To a great extent, marriage retained its privileged status for much of the 20th century. It entitled spouses to rights that were not available to unmarried people, whether in sexual relationships or not.
These rights were wide-ranging. For example the family benefit was only available to married women, and a joint family home was exempt from gift duty, stamp duty and death duty, and could not be seized by creditors. A spouse could not be compelled to give evidence against the other spouse (unless the crime was against them). A wife who assisted her husband after he had committed an offence could not be charged with being an accessory to it. The higher wage paid to all men was justified on the grounds that they were, or would be, married and supporting a family.
Sanctity of marriage
Marriage was widely considered a serious matter, not to be put aside for the comfort of individuals. When a judge said in 1921 that allowing people to divorce by mutual agreement would be a ‘grave and mischievous departure from the requirements of the public interest in the sanctity and permanence of the marriage tie’ he expressed a common feeling.1
Over this period the duty of spouses to live together, undertaking manly or womanly tasks and providing companionship and sex, remained. But the legally unifying effect of marriage substantially reduced over time, particularly in relation to property. The religious aspect of marriage also weakened.
By the early 1940s there were more divorced than widowed people remarrying – the number of divorced people had increased, and the number of widows and widowers decreased.
Who people married – whether they were of the same or different faiths, cultures, countries, and skin colours – often prompted comment, and sometimes disapproval.
Rate of and age at marriage
The rate of marriage per 1,000 people per year increased slightly from just under 8 in 1900 to nearly 9 in the 1960s. This steadiness was more apparent than real – there were increases at the beginning and end of the two world wars as people hurried into marriage. Tough times decreased marriage – the rate dropped during both world wars and the 1930s economic depression.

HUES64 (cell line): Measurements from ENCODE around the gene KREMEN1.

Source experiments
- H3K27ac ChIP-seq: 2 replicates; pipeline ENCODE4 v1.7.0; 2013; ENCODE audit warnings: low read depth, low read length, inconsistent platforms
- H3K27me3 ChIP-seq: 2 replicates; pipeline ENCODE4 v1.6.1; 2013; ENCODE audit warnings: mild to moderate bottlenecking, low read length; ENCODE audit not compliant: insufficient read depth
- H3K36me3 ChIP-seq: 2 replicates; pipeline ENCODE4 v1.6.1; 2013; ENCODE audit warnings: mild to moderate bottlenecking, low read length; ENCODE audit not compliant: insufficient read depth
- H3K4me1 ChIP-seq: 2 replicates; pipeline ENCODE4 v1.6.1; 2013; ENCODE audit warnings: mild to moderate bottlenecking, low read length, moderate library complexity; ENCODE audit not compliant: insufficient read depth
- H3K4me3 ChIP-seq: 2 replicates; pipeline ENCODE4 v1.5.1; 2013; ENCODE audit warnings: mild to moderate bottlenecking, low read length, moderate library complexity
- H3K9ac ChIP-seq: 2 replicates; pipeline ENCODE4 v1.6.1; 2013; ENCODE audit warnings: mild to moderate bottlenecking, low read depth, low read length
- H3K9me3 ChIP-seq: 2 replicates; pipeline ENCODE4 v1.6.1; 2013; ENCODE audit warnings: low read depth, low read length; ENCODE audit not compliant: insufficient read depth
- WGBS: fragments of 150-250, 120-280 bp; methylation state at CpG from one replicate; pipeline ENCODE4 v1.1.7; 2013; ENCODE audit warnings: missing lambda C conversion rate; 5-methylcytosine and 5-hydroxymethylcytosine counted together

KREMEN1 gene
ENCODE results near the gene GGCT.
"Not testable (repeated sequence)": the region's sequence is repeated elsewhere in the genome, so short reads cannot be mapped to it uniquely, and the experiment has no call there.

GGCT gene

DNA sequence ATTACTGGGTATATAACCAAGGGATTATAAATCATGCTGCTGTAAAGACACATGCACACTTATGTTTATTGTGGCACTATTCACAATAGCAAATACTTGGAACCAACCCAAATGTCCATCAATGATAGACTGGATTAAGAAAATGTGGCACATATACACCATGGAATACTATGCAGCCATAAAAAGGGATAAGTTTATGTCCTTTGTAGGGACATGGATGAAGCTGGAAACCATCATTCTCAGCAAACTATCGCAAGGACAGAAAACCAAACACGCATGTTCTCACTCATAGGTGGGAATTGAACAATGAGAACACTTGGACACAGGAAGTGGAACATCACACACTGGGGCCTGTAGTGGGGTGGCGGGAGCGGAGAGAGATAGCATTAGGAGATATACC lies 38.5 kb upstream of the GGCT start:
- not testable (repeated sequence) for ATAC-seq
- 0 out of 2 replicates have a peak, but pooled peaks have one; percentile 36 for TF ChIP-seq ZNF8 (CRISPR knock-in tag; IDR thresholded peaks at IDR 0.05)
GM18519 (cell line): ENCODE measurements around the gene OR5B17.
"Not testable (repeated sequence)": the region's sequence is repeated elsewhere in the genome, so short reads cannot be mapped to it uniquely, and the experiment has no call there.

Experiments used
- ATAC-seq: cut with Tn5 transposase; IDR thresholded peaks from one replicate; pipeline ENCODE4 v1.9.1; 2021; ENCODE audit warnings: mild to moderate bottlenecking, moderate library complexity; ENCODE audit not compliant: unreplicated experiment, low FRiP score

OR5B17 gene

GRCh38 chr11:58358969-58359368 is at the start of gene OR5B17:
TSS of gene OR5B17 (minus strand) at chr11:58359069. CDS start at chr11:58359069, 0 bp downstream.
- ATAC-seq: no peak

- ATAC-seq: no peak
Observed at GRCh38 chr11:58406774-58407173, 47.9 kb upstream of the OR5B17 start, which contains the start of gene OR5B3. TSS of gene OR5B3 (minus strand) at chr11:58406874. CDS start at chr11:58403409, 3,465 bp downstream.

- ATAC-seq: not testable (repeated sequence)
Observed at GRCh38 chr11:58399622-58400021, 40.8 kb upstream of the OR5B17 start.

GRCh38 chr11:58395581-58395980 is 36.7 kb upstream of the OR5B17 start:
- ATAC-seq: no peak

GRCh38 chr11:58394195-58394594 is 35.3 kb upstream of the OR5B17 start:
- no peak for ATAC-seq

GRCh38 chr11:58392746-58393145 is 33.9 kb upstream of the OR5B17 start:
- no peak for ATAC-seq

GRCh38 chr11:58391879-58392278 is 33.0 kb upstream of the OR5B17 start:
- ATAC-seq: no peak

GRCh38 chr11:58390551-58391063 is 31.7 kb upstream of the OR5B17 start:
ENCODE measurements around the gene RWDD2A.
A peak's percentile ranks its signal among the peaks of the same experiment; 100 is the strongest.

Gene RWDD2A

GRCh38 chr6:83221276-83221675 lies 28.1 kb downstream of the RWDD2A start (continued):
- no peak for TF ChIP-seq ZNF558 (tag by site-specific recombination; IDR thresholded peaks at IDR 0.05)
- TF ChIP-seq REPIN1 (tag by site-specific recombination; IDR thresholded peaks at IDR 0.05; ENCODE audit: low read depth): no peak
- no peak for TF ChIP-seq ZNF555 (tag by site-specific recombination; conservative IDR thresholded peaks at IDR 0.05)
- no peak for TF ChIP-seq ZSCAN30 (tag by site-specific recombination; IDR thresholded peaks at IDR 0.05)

The first New Zealand law stating a minimum age at marriage was passed in 1933, with 16 as the minimum for both girls and boys. Occasional marriages of girls under 16 had drawn the attention of women’s groups, and their representations to government resulted in a minimum age being legislated.
Marriage continued to be prohibited between partners closely related by blood or marriage. A man could not marry his own or his wife’s mother, grandmother, daughter or granddaughter, his niece, aunt, stepmother or step-grandmother, daughter-in-law or granddaughter–in-law. Equivalent limits applied to women.
Information on the number of women pregnant at marriage began to be collected in 1913. The younger a bride was, the more likely she was to be pregnant. Nearly two-thirds of first births to those under 21 occurred within seven months of marriage, compared with a quarter of first births to those aged 25–30. In the 1920s, 20–25% of all first births occurred within eight months of marriage.
Religious faith and marriage
Although marriage between people with different religious beliefs was common in New Zealand, it was sometimes controversial. The early 20th-century Catholic insistence that civil marriages or those conducted by ministers of other faiths were invalid caused great agitation. Legislation passed in 1920 made it an offence to suggest any marriage was illegitimate.
Attempts to encourage marriage within faith boundaries had limited effect. Some communities were simply too small for marriage within the group to be possible for all its members. Although Jewish religious laws forbade marrying outside the faith, 25–50% of Jews were doing so by the early 1950s. In the early 20th century non-Jews who married Jews often converted to Judaism, but this became less common over time, as marrying outside the community became more frequent.
Wartime relationships did not always become successful marriages. Writing during the Second World War about the First World War, a senior bureaucrat urged caution because of the ‘many examples of life-long unhappiness resulting from marriages of New Zealand soldiers with women in foreign countries’.2
War prompted many marriages: the annual rate climbed immediately before and after the two world wars, reaching a high point in 1946 of 12.4 marriages for every 1,000 people in New Zealand (a rate not equalled before or since). Most of these marriages were between New Zealanders, but others involved military personnel serving overseas and women they met there, or, during the Second World War, US soldiers stationed in New Zealand and local women.
In the Second World War more than 3,000 wives, 1,000 children and 700 fiancées came to New Zealand from 35 countries in Europe, the Middle East and the Pacific. Around 3,000 New Zealand women married US troops stationed locally.